So said the final line in the best known of the two pieces of poetic doggerel written by Charles E. Boles.

a.k.a. - 'Black Bart - the Po8'.


Here I lay me down to sleep

To wait the coming morrow

Perhaps success, perhaps defeat

And everlasting sorrow

I've labored long and hard for bread

For honor and for riches

But on my corns too long you've tred

You fine-haired sons of bitches

Let come what will, I'll try it on

My condition can't be worse

And if there's money in that box

Tis munny in my purse.


The verse above is actually an amalgamation of the only two poems, left by the famous robber, that were acknowledged as genuine.

The innocuous looking photo (below) of an dapper, elderly man, Charles E. Boles (a.k.a. Bolles/Bowles/Bolton - and T. Z.Spalding), tends to belie the fact that he was even more infamously known as 'Black Bart' - the 'gentleman'  stagecoach bandit, who was the scourge of Henry Wells and William G. Fargo (who had also helped found the American Express Company in 1850)  from 1875 - 1883 when he robbed 28 of their Concord coaches.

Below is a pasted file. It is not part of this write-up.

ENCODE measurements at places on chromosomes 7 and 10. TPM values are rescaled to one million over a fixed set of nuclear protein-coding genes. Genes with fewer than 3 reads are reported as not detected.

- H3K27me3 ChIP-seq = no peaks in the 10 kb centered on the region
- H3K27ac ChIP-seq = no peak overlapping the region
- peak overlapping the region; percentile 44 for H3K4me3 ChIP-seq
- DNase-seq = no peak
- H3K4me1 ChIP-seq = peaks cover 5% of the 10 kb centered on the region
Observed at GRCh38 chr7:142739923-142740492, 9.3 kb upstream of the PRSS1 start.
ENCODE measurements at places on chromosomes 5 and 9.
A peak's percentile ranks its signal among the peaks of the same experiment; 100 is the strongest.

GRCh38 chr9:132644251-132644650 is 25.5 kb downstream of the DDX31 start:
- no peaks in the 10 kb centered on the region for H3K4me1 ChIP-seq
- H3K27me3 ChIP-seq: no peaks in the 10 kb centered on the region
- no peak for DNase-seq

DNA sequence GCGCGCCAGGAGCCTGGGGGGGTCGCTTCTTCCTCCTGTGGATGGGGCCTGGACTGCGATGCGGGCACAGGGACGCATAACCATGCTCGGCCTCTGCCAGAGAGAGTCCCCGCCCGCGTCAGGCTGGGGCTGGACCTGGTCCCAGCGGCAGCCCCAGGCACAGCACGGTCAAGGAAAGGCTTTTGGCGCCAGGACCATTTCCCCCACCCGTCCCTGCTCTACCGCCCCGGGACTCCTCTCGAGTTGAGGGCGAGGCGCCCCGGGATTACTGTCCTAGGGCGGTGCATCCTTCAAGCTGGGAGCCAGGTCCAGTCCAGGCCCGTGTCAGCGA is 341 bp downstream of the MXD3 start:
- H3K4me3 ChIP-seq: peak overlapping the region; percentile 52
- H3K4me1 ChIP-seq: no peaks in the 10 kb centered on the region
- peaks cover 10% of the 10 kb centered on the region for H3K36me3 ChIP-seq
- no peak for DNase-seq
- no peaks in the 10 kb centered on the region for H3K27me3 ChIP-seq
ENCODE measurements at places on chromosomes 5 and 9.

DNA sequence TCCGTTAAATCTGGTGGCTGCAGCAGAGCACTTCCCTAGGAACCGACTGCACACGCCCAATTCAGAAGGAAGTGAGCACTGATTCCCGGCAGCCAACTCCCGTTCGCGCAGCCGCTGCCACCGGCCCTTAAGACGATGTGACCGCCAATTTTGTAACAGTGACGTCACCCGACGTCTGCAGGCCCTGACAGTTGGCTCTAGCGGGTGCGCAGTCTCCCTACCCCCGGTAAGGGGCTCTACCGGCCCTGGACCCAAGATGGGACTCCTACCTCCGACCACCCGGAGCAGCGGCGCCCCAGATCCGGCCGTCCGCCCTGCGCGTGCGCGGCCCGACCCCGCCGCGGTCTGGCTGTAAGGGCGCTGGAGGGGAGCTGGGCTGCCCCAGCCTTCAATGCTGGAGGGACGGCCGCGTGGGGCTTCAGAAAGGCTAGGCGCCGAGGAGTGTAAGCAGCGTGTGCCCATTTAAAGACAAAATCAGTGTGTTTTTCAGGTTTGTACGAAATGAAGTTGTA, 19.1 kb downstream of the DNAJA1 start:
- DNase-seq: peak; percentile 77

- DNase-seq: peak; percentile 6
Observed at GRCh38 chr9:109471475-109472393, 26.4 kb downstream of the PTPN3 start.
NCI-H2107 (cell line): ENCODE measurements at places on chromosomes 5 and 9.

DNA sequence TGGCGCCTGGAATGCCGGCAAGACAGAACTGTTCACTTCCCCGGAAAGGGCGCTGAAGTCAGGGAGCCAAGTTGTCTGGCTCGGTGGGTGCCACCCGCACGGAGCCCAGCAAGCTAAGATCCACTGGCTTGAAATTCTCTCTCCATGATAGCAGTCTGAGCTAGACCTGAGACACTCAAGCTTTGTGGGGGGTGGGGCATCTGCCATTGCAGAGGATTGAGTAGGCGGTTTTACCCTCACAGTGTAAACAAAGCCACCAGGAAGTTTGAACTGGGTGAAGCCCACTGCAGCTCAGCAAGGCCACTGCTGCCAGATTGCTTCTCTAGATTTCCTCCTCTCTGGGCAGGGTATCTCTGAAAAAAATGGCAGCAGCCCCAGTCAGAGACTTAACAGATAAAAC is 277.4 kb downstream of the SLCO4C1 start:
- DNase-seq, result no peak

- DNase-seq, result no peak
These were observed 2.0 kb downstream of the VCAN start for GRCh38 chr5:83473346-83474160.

Although some of his hauls were just a few hundred dollars or less - and barely worth the effort - he also made off with some sizeable amounts as well..

His average income from Wells Fargo has been estimated to amount to about US$6000 p.a. - a considerable amount at that time.

Other reports put the total at only $18,000 in all - and some scribes refer to Boles as a "ne'er-do-well" - while others describe him a dapper gentleman.

He was an enigma!

Refer:-  http://www.coinmall.com/CSNA/art022.htm